Railroads are concerned about the pressures that would exist if high speed passenger rail shares the existing freight railways.  True high speed rail, such as the systems deployed in China in recent years, require dedicated track to meet the precise requirements of trains operating at extremely high speeds.  Even lower speed trains such as the Acela require major upgrades to existing freight rail systems in order to operate safely.  Freight railroads are concerned about the impact of giving such trains the right of way on their lines.  According to The Economist, most of the plans for high speed rail boils down to running intercity passenger trains at speeds of up to 110 miles per hour on existing freight tracks.

When Warren Buffett decided to acquire Burlington Northern Santa Fe, he stated that railroads provide Berkshire Hathaway with an ideal opportunity to invest funds at reasonable rates of return.  Indeed, many observers believe that Berkshire may increase capital expenditures at Burlington Northern in the coming years.  In late April, Burlington Northern CEO Matthew Rose clearly stated that he plans to make significant investments in the railroad. Such investments should further improve the capability of America’s  rail system to move more freight at lower cost in the future.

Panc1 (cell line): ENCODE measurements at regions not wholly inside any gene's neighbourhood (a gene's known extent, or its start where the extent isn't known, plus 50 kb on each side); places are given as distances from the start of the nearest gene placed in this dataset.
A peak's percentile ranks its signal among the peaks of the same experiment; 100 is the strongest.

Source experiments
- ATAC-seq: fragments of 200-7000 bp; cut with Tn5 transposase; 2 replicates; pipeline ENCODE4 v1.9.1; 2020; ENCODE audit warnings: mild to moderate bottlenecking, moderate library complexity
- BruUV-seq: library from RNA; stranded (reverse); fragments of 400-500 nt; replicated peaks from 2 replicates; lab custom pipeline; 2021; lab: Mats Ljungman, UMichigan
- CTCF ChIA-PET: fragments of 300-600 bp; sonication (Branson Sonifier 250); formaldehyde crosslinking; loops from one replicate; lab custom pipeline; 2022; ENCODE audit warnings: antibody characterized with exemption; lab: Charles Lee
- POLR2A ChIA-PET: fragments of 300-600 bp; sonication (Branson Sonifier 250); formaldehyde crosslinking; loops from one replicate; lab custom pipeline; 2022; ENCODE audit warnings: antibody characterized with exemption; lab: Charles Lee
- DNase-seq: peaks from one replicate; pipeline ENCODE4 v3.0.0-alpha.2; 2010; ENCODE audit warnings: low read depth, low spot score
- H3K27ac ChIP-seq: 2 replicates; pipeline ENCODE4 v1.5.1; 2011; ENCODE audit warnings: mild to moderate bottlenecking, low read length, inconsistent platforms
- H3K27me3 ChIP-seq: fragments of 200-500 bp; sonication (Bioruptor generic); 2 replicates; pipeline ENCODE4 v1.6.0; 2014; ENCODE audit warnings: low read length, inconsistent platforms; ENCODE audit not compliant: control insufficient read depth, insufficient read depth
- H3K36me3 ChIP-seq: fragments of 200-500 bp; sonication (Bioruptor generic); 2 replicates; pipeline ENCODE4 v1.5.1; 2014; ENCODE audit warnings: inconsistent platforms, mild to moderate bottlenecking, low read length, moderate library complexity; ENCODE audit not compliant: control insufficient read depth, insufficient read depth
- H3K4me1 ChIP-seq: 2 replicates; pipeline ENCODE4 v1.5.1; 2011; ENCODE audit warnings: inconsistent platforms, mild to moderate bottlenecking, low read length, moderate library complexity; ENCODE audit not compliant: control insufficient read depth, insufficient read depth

Proceed with Caution …

America is at an important juncture with respect to the development of a high speed rail network.  To achieve true high speed rail, it is necessary to invest in dedicated passenger rail systems specially designed to support very high speeds.  This will require massive capital investments as well as the right of way through some very congested parts of the country.  It is doubtful whether high speed rail will command fares high enough to justify the investment.  As a result, policymakers are attempting a “hybrid” approach in which the existing freight rail system is modified to meet the needs of high speed rail.  Without careful planning, this hybrid approach may represent a setback for America’s excellent freight rail system while failing to provide a true high speed form of transportation for passengers.

Disclosure:  The author of this article owns shares of Berkshire Hathaway.

High Speed Rail May Threaten Freight Rail Renaissance